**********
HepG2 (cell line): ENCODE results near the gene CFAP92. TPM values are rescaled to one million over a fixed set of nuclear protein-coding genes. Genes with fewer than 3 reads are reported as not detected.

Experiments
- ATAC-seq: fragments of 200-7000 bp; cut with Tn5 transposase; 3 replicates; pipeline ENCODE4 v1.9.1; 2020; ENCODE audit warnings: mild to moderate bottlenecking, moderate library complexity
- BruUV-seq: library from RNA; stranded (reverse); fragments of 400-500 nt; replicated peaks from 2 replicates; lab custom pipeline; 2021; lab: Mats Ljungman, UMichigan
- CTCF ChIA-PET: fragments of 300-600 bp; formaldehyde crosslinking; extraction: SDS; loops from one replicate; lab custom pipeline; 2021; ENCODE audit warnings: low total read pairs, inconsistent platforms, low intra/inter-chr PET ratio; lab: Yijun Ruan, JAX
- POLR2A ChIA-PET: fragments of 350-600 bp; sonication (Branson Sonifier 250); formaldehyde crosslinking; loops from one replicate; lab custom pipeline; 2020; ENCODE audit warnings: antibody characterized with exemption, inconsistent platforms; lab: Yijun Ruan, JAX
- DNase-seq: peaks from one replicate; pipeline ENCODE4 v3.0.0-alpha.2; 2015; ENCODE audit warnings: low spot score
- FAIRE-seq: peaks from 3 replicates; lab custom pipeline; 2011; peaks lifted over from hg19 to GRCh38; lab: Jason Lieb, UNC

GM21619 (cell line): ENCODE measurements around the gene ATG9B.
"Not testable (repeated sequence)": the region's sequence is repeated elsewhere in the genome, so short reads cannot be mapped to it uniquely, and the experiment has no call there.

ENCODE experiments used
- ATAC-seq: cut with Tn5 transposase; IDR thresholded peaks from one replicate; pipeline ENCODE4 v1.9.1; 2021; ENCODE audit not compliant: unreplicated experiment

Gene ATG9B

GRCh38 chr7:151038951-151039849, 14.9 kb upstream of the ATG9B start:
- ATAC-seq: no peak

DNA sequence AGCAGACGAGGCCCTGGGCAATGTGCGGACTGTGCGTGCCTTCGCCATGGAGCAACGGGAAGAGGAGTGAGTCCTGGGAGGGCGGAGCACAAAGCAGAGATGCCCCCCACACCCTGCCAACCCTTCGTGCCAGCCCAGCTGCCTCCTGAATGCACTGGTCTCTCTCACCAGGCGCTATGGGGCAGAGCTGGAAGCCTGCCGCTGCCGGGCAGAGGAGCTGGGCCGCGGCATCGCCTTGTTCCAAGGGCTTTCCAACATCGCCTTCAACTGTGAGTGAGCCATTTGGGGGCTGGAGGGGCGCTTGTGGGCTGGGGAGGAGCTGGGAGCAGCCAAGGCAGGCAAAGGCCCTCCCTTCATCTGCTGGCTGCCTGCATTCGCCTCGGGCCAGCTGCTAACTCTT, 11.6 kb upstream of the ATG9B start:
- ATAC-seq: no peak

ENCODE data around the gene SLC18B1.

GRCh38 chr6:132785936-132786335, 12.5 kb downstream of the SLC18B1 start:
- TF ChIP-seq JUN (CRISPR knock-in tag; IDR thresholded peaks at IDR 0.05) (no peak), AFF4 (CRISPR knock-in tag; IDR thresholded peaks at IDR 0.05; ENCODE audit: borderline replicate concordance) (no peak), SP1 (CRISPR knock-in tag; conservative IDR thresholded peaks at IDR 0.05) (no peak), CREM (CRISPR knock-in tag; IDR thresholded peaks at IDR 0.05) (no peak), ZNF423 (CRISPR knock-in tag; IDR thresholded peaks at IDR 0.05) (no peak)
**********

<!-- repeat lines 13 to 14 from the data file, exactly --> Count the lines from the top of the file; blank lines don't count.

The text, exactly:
Gene ATG9B

GRCh38 chr7:151038951-151039849, 14.9 kb upstream of the ATG9B start: